Writing in 1964, a perceptive critic reviewing John Lennon’s first book observed that “when John Lennon sings ‘I Want to Hold Your Hand,’ he is wishing he could bite it.”
Kevin Barry puts it this way in “Beatlebone,” one of the best novels I’ve read this year for many reasons, not least being Barry’s ability to actually say something new about Lennon while also telling each of us a great deal about ourselves:
“Sometimes he is very charming and funny and light; at other times there is a darkness evident, and an impatience that can bleed almost into bitterness. He can transition from fluffy to spiky very quickly, even within the course of the same sentence.”
Barry explores the reasons why by imagining a lonely 1978 pilgrimage taking Lennon to the uninhabited island off the west coast of Ireland that Lennon had purchased a decade earlier.
Things in Lennon’s life in 1978 seemingly couldn’t have been better: He was drinking less, eating a macrobiotic diet, back together with Yoko Ono and spending lazy days with his young son while baking bread. But in running his life along such “tidy lines,” Barry’s Lennon finds himself unable to write and worries “that all this happiness is going to rot” his brain.
What this Lennon eventually figures out is that he’s come to Ireland because such journeys are “what you’ve got to put yourself through to make anything worthwhile. It’s about going to the dark places and using what you find there.”
With the help of a mysterious local named Cornelius, what Lennon finds is that for all he’d written about his past, he’d never truly understood why it haunts him — or why he was still traumatized by the death of Julia, the beloved mother he lost in a freak accident when he was just 17. As Lennon ruefully admits toward journey’s end, “you never get past what happens to you when you’re 17.”
That was my own age when I heard Lennon was shot, while driving home from a Bruce Springsteen concert; I wore a black armband for weeks. I risk this intrusion because it’s true to Barry’s own: a long swerve toward autobiography — right in the middle of his story — through which he gives us a portrait of an artist trying to sketch a portrait of an artist.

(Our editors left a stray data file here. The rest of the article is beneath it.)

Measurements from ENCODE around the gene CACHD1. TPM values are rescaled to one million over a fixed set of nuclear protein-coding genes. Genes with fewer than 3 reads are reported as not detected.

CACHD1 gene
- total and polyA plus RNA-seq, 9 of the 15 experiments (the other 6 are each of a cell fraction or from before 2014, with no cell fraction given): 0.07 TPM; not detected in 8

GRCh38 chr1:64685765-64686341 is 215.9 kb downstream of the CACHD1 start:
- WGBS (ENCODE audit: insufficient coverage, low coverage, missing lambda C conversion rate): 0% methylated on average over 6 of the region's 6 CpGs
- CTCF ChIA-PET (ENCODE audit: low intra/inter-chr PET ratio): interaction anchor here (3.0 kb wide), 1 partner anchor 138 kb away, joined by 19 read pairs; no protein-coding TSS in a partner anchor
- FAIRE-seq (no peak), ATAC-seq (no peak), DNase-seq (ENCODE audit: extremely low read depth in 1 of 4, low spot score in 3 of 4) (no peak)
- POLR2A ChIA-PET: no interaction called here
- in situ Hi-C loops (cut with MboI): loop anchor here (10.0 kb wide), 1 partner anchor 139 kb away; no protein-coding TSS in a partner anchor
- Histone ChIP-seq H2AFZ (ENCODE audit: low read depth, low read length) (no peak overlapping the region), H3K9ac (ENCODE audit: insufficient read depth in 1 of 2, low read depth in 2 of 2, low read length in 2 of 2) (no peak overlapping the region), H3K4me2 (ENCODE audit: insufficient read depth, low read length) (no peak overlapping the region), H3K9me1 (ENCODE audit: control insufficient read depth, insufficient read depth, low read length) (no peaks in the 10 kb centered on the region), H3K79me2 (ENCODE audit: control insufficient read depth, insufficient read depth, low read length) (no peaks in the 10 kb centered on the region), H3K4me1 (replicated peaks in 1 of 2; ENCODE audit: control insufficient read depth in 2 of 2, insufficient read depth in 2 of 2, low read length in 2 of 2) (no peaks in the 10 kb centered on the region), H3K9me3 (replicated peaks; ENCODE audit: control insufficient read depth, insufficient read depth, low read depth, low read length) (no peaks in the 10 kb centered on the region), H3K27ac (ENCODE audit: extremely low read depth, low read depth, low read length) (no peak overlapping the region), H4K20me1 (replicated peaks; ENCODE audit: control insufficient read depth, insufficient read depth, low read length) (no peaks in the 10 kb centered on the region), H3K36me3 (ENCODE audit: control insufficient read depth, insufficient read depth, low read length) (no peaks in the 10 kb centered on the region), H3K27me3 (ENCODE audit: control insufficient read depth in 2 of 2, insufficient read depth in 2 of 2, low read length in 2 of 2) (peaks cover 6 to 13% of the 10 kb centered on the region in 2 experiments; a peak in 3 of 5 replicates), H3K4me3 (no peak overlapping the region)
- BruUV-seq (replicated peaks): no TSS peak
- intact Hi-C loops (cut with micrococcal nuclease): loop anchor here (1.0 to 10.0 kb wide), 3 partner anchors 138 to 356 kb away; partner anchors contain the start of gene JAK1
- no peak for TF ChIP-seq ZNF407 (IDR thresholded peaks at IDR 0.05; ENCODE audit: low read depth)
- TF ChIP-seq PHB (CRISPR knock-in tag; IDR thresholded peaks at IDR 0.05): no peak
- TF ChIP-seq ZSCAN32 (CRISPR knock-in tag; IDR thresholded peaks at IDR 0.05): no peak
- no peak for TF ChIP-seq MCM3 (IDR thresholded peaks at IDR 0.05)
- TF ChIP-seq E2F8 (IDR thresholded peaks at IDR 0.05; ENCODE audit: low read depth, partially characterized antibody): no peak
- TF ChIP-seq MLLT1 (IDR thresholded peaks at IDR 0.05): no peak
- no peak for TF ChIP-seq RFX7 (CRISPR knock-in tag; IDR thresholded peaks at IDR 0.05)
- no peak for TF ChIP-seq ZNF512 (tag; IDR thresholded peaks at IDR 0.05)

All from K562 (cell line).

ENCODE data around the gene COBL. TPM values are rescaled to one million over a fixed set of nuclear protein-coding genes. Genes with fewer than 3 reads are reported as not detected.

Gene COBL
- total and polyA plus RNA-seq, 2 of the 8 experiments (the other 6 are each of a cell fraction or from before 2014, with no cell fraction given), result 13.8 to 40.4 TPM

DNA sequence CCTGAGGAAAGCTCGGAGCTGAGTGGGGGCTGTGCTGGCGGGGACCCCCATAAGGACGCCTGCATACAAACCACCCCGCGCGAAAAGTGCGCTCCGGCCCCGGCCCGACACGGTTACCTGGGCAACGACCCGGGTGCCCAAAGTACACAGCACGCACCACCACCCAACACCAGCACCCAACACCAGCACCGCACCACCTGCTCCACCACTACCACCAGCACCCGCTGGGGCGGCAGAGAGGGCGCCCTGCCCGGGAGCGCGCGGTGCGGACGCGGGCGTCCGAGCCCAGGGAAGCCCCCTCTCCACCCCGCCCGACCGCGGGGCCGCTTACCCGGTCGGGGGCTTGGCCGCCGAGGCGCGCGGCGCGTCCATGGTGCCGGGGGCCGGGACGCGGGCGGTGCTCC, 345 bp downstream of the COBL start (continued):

Searching for John Lennon, it becomes clear that Barry is as terrified as Lennon himself that the past is forever receding beyond reach. As a result, every current moment is shadowed by the thought that it won’t last — underscoring that each of our moments brings us closer to the final one. For the Lennon we meet in “Beatlebone,” Julia lies “on the dark side of every passing moment.”
“Reality, John, tends not to hang around,” a talking seal tells him one night, in a book that’s also filled with ghosts and apparitions.
“The 1970s is by now essentially an historical fiction,” Barry reflects, lamenting how time and distance forever mediate our experience of what that decade was like.
Unless, that is, one writes like Barry.
“If we can get the voices right,” he reflects, “the fiction might hold for a while at least” — allowing us to attain what Lennon here continually seeks: the ability to “hold the moment” rather than obsessing over all the ways every moment can go awry. Or confronting the painful truth that no moment will last and that every love story must end.
Barry consistently gets the voices right in “Beatlebone,” much of it presented through dialogue that unspools on the page like a play script and proves Cornelius’ point: Even if one can only see 10 percent of what’s out there, one can hear everything. If one knows how to listen.
“Do you think you can hear him still?” Barry asks us, early on. After finishing this terrific novel, my answer is a resounding, life-affirming “yes.”